Photographers for the Maritime Museum of Haifa. Courtesy of
Israel Antiquities Authority and Jacob Sharvit.
All Rights Reserved
Library of Congress Cataloging-in-Publication Data
Men of bronze : hoplite warfare in ancient Greece / edited by Donald Kagan and Gregory F. Viggiano.
“The papers published in this volume resulted from a conference on early Greek hoplite warfare held at Yale University in April 2008.”
Includes bibliographical references and index.
ISBN 978-0-691-14301-9 (hardcover : alk. paper) 1. Military art and science—Greece—History—To 1500—Congresses. 2. Soldiers—Greece—History—To 1500—Congresses. 3. Greece—History, Military—To 146 B.C.—Congresses. 4. Weapons, Ancient—Greece—Congresses. 5. Armor, Ancient—Greece—Congresses. I. Kagan, Donald, author, editor of compilation. II. Viggiano, Gregory, author, editor of compilation.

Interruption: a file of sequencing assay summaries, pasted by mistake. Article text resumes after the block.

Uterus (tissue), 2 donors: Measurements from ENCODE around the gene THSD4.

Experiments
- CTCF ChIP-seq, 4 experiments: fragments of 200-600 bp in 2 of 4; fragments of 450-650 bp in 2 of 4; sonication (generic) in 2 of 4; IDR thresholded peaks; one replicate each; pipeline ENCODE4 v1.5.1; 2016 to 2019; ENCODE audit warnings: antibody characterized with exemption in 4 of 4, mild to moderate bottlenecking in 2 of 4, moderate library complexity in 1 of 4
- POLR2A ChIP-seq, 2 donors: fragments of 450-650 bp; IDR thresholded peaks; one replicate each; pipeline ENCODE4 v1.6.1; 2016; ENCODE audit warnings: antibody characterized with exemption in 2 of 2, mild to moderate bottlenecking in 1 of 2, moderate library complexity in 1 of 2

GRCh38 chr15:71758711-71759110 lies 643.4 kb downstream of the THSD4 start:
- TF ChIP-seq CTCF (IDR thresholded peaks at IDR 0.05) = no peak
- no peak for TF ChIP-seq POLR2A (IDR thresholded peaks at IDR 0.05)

British Library Cataloging-in-Publication Data is available
This book has been composed in Garamond Premier Pro
Printed on acid-free paper. ∞
Printed in the United States of America
10 9 8 7 6 5 4 3 2 1
The Hoplite Debate
The Arms, Armor, and Iconography of Early Greek Hoplite Warfare
Hoplitai/Politai: Refighting Ancient Battles
Setting the Frame Chronologically
Early Greek Infantry Fighting in a Mediterranean Context
The Hoplite Revolution and the Rise of the Polis
Hoplite Hell: How Hoplites Fought
Large Weapons, Small Greeks: The Practical Limitations of Hoplite Weapons and Equipment
Not Patriots, Not Farmers, Not Amateurs: Greek Soldiers of Fortune and the Origins of Hoplite Warfare
Can We See the “Hoplite Revolution” on the Ground? Archaeological Landscapes, Material Culture, and Social Status in Early Greece